Supreme Court Allows Trump Travel Ban to Take Effect

    26 June, 2017

    The U.S. Supreme Court is allowing parts of President Donald Trump's ban on travelers from six mostly Muslim countries to be enforced.

    The court said Monday it will consider the case in October after its summer break. The Trump administration had requested that the ban be put in place while the case is considered in the courts.

    The restrictions halted travel from Libya, Iran, Somalia, Sudan, Syria and Yemen for 90 days. It also barred all refugees from entering the United States.

    The latest travel ban came about through an executive order signed by Trump. But it was blocked by lower courts.

    Protesters hold signs during a demonstration against President Donald Trump's revised travel ban, May 15, 2017, outside a federal courthouse in Seattle.
    Protesters hold signs during a demonstration against President Donald Trump's revised travel ban, May 15, 2017, outside a federal courthouse in Seattle.

    In its 6 to 3 ruling, the Supreme Court made an exception for one group of foreigners. It said the travel ban cannot be enforced against any "foreign nationals who have a credible claim of a bona fide relationship with a person or entity" in the U.S.

    The court also said it would allow a 120-day ban on all refugees entering the United States to go into effect with the same exception.

    Three of the court's conservative justices said they would have allowed the full travel bans. Justice Clarence Thomas said the government's interest in ensuring national security should outweigh any hardship to people denied entry into the U.S.

    The court's decision was seen as a victory for Trump, who had repeatedly criticized federal courts for blocking his order. He has said the temporary travel ban was necessary to keep dangerous people out of the country while stronger vetting policies were created.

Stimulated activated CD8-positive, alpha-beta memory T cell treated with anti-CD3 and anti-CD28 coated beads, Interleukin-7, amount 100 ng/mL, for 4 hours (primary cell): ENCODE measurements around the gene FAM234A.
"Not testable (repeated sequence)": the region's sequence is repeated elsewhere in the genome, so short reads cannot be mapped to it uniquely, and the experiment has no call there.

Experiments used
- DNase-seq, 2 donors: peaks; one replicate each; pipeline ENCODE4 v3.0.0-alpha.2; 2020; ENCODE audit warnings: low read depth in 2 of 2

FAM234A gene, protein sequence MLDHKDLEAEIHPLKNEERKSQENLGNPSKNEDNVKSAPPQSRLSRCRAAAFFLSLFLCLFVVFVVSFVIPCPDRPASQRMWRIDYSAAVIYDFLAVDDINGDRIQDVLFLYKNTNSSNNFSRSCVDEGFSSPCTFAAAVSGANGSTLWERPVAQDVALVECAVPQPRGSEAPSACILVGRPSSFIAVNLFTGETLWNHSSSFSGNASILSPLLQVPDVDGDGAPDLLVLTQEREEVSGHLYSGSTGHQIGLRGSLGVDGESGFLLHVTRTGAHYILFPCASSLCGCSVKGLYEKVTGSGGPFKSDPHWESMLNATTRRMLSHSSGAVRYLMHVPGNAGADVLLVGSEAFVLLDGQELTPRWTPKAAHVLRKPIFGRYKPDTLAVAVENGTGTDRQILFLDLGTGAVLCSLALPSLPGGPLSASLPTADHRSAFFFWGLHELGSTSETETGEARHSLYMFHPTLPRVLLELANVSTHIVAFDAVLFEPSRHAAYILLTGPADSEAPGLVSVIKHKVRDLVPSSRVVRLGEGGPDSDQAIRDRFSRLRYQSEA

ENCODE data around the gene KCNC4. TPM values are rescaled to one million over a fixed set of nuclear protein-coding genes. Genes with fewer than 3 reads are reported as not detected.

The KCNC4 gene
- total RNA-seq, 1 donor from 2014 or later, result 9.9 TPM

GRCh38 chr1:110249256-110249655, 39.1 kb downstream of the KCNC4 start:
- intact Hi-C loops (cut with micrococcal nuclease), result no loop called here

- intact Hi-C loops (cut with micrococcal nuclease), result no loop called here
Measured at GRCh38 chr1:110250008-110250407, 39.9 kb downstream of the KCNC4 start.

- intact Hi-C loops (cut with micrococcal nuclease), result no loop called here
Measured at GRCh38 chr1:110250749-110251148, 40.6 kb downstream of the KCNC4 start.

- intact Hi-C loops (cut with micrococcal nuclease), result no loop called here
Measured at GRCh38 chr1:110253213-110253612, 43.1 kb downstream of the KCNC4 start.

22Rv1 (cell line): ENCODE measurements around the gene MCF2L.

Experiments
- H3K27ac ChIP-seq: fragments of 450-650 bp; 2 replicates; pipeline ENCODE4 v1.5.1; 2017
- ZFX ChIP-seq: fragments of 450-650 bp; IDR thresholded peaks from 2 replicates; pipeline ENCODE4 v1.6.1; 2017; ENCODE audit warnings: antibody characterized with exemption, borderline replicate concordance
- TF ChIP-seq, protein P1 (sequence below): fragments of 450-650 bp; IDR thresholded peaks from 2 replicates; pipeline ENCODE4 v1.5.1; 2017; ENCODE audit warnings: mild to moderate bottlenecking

Trump praised Monday's Supreme Court decision, calling it a "clear victory for our national security." In a statement, he said his "number one responsibility" is to keep Americans safe.

    Some immigration lawyers said the limited nature of the ban raises questions about how much impact it will have. They noted that most people coming to study, work or visit family members in the U.S. already have sufficient relationships with others already in the country.

    Even though the Supreme Court is expected to hear the travel order case in October, it noted that the case could be moot at that time. This is because measures in the order are meant to be temporary, while the government reviews its security procedures.

    Trump said last week the travel ban would take effect 72 hours after being cleared by courts.

    A statement by the Department of Homeland Security said the order will be implemented "professionally, with clear and sufficient public notice, particularly to potentially affected travelers."

    I'm Bryan Lynn.

    Bryan Lynn wrote this story for VOA Learning English, based on reports from VOA News, the Associated Press and Reuters. Hai Do was the editor.

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    Words in This Story

    credible – adj. reasonable to trust or believe

    bona fide adj. real or genuine

    entityn. something that exists apart from other things

    exclusionn. leaving out

    ensure v. make certain something happens

    vettingn. thorough investigation of someone or something

    impact n. major effect on something

    moot n. no longer important or relevant

    implement v. put in place